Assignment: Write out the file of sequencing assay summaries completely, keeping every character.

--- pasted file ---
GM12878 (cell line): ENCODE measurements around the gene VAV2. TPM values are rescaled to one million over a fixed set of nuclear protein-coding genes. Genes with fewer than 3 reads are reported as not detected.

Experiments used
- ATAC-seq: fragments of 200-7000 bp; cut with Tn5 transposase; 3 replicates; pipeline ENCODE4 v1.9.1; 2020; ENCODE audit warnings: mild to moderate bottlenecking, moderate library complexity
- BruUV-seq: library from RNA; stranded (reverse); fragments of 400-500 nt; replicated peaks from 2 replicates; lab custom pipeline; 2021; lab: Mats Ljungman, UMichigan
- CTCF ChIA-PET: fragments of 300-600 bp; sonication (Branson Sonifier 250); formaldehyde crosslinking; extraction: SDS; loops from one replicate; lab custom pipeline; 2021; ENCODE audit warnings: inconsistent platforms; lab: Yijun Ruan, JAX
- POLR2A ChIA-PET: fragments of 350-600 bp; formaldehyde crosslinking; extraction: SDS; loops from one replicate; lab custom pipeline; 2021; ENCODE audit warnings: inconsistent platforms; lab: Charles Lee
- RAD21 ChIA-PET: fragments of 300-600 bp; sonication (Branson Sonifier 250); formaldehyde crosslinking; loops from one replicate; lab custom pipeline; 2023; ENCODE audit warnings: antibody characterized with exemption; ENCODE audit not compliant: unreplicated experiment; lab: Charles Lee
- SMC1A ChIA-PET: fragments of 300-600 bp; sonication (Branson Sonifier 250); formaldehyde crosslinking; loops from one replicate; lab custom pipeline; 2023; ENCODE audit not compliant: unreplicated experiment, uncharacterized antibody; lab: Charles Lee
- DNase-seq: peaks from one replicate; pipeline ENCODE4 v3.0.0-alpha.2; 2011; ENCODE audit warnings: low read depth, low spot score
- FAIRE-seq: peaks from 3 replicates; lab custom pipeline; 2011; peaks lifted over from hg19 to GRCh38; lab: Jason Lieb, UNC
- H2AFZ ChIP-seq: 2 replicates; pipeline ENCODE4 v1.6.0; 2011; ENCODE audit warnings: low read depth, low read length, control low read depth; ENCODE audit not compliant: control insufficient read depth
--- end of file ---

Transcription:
GM12878 (cell line): ENCODE measurements around the gene VAV2. TPM values are rescaled to one million over a fixed set of nuclear protein-coding genes. Genes with fewer than 3 reads are reported as not detected.

Experiments used
- ATAC-seq: fragments of 200-7000 bp; cut with Tn5 transposase; 3 replicates; pipeline ENCODE4 v1.9.1; 2020; ENCODE audit warnings: mild to moderate bottlenecking, moderate library complexity
- BruUV-seq: library from RNA; stranded (reverse); fragments of 400-500 nt; replicated peaks from 2 replicates; lab custom pipeline; 2021; lab: Mats Ljungman, UMichigan
- CTCF ChIA-PET: fragments of 300-600 bp; sonication (Branson Sonifier 250); formaldehyde crosslinking; extraction: SDS; loops from one replicate; lab custom pipeline; 2021; ENCODE audit warnings: inconsistent platforms; lab: Yijun Ruan, JAX
- POLR2A ChIA-PET: fragments of 350-600 bp; formaldehyde crosslinking; extraction: SDS; loops from one replicate; lab custom pipeline; 2021; ENCODE audit warnings: inconsistent platforms; lab: Charles Lee
- RAD21 ChIA-PET: fragments of 300-600 bp; sonication (Branson Sonifier 250); formaldehyde crosslinking; loops from one replicate; lab custom pipeline; 2023; ENCODE audit warnings: antibody characterized with exemption; ENCODE audit not compliant: unreplicated experiment; lab: Charles Lee
- SMC1A ChIA-PET: fragments of 300-600 bp; sonication (Branson Sonifier 250); formaldehyde crosslinking; loops from one replicate; lab custom pipeline; 2023; ENCODE audit not compliant: unreplicated experiment, uncharacterized antibody; lab: Charles Lee
- DNase-seq: peaks from one replicate; pipeline ENCODE4 v3.0.0-alpha.2; 2011; ENCODE audit warnings: low read depth, low spot score
- FAIRE-seq: peaks from 3 replicates; lab custom pipeline; 2011; peaks lifted over from hg19 to GRCh38; lab: Jason Lieb, UNC
- H2AFZ ChIP-seq: 2 replicates; pipeline ENCODE4 v1.6.0; 2011; ENCODE audit warnings: low read depth, low read length, control low read depth; ENCODE audit not compliant: control insufficient read depth